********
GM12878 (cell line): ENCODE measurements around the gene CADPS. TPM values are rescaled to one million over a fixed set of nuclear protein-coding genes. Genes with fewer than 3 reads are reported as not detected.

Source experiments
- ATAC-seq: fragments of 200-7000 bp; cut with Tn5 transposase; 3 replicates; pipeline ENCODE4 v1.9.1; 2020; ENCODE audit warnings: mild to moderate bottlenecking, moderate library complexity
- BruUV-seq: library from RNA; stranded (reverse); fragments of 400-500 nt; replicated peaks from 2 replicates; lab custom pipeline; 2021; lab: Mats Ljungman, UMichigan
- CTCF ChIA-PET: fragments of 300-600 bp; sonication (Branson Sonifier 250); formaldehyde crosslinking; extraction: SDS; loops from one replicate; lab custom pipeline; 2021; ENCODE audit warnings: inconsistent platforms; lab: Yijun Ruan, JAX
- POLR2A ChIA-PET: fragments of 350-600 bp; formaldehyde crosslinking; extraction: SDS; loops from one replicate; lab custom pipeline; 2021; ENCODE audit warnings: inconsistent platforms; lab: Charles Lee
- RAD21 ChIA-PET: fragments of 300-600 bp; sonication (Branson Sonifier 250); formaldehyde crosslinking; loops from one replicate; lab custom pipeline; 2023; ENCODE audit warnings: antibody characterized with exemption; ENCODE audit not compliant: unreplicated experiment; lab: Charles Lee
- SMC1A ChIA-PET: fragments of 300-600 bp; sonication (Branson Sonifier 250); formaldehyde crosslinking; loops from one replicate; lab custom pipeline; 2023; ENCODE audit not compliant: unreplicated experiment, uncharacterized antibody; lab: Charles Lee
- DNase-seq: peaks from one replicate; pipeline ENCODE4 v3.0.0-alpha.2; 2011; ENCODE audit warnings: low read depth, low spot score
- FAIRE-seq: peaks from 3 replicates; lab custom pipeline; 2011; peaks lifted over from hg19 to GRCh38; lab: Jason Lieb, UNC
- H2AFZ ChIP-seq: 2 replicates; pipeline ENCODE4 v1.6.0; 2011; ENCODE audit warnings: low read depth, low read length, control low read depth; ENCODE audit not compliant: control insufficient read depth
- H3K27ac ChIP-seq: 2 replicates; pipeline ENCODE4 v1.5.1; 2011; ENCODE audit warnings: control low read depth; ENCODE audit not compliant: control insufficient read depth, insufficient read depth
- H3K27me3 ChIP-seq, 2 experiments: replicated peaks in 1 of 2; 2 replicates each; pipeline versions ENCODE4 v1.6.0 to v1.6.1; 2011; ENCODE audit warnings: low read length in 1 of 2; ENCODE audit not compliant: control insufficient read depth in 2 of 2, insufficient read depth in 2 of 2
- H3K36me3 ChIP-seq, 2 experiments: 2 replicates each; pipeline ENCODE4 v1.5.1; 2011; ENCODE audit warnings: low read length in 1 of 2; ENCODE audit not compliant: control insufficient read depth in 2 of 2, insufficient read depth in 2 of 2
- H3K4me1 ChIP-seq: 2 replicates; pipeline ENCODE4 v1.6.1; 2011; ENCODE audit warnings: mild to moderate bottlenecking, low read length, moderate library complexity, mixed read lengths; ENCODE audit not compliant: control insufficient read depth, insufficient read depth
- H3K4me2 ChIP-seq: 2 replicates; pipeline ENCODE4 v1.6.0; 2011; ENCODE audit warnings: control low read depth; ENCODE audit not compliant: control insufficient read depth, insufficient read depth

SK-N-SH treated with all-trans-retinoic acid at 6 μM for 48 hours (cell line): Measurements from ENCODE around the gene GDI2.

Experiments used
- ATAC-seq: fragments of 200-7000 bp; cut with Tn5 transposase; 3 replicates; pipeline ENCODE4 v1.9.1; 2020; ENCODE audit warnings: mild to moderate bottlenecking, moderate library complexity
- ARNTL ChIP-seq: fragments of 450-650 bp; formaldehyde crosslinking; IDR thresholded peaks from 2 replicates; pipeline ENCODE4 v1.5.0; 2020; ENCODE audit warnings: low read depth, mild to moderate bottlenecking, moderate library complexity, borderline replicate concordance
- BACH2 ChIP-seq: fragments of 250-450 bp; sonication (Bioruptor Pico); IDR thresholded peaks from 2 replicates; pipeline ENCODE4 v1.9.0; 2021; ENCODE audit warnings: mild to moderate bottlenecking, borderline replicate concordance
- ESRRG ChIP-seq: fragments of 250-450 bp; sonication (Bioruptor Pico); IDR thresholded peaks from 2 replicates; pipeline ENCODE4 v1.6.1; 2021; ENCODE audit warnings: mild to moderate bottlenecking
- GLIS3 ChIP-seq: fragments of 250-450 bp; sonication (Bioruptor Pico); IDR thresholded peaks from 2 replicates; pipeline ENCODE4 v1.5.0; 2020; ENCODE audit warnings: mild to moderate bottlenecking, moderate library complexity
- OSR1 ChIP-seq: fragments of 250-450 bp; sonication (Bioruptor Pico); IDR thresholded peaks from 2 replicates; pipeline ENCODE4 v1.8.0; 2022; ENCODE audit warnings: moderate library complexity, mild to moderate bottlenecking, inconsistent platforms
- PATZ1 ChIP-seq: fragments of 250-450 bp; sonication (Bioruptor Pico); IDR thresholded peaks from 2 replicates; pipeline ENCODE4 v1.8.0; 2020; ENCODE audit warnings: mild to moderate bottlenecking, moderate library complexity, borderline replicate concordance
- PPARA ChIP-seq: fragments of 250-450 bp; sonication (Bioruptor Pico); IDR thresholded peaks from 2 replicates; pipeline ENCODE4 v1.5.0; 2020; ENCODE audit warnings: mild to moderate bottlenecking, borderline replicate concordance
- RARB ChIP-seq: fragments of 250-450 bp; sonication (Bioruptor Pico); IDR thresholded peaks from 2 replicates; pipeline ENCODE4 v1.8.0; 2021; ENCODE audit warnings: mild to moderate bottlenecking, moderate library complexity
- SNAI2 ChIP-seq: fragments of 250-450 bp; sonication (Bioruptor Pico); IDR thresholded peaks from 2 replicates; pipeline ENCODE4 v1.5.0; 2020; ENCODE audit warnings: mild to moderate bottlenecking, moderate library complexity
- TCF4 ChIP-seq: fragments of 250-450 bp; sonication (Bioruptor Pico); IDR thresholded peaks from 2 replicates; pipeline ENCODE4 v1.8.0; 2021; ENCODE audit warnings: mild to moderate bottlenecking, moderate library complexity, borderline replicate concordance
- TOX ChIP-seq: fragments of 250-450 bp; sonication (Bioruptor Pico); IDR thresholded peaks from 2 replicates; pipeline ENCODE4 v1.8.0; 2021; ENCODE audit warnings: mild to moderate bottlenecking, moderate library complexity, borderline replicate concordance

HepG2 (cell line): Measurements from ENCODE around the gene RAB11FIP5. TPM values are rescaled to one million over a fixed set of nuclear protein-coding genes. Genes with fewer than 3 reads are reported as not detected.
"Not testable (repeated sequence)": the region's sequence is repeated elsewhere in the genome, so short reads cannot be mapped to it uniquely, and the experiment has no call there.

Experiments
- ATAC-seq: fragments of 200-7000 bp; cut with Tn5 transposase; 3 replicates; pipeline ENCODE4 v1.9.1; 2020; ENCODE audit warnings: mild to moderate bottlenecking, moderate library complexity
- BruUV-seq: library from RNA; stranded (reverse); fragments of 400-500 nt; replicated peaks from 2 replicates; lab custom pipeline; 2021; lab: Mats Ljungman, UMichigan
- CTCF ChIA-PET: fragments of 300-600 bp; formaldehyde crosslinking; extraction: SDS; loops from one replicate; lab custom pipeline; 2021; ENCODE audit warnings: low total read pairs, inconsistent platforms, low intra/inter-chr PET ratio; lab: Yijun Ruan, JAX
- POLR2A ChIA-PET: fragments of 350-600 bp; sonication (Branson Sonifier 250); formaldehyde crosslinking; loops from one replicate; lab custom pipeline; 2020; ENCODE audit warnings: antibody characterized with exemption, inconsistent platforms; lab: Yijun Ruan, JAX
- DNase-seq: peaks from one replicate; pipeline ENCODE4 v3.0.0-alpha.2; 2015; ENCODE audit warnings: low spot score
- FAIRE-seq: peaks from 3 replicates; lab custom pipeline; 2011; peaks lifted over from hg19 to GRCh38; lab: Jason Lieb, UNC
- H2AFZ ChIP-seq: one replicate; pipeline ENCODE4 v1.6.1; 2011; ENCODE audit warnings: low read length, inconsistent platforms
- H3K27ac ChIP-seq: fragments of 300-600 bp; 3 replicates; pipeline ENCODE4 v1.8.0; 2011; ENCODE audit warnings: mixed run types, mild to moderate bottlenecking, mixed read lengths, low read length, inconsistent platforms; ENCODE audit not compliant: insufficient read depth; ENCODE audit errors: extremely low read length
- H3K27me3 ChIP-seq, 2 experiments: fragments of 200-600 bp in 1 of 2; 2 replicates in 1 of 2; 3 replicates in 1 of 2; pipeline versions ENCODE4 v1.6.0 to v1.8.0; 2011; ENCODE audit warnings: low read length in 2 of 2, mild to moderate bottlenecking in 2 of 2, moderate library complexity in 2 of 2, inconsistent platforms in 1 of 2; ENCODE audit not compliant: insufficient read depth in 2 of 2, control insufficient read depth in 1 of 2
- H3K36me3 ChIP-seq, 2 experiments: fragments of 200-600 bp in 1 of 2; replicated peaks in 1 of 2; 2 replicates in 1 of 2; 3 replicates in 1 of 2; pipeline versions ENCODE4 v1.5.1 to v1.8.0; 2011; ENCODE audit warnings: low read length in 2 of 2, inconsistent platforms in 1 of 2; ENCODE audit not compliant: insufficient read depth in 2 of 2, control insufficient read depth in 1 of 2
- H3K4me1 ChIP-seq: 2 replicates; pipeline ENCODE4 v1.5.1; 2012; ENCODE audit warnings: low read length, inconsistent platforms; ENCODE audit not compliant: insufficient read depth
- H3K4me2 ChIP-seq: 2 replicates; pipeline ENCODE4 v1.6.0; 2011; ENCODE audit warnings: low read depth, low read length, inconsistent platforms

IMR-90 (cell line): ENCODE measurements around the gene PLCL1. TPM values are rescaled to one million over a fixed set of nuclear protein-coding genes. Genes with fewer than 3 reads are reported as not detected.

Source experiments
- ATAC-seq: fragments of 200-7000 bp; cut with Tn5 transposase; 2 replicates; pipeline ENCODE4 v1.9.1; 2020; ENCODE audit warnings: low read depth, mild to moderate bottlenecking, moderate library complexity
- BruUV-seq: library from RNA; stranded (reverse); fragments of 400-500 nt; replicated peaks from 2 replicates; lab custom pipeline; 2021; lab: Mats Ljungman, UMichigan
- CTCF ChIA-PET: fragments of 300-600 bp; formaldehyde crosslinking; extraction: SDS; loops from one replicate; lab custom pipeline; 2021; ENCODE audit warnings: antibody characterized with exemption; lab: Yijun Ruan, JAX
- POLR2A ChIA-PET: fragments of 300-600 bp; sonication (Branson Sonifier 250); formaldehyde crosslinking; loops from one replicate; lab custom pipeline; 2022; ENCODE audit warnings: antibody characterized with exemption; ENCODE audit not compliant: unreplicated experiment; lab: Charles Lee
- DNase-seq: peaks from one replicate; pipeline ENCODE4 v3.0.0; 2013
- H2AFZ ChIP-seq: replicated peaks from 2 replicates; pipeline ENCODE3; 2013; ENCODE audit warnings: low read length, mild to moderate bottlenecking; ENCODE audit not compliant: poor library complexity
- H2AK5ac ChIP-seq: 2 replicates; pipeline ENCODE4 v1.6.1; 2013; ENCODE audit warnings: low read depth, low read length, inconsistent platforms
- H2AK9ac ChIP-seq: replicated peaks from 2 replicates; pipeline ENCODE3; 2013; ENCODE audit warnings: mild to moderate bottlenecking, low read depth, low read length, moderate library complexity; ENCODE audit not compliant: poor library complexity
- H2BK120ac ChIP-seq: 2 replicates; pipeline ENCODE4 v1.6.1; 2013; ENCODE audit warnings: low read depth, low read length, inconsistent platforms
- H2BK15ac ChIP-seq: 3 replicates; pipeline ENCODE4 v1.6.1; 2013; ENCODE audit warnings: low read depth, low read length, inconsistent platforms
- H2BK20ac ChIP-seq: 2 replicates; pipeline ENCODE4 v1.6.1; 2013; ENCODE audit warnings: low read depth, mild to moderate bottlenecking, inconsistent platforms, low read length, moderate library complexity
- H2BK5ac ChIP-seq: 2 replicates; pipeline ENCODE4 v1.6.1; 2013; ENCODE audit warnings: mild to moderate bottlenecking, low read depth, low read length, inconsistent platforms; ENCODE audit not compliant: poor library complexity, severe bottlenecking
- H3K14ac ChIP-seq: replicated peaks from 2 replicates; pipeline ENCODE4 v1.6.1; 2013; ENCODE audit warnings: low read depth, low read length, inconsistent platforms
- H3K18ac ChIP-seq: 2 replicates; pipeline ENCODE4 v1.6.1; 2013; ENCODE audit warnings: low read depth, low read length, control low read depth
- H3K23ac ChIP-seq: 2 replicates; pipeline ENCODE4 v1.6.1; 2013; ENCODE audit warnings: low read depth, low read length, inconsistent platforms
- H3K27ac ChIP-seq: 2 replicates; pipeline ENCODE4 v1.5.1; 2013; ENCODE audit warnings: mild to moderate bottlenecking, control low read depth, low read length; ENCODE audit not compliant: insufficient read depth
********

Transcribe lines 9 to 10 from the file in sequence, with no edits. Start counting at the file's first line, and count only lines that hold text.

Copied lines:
- DNase-seq: peaks from one replicate; pipeline ENCODE4 v3.0.0-alpha.2; 2011; ENCODE audit warnings: low read depth, low spot score
- FAIRE-seq: peaks from 3 replicates; lab custom pipeline; 2011; peaks lifted over from hg19 to GRCh38; lab: Jason Lieb, UNC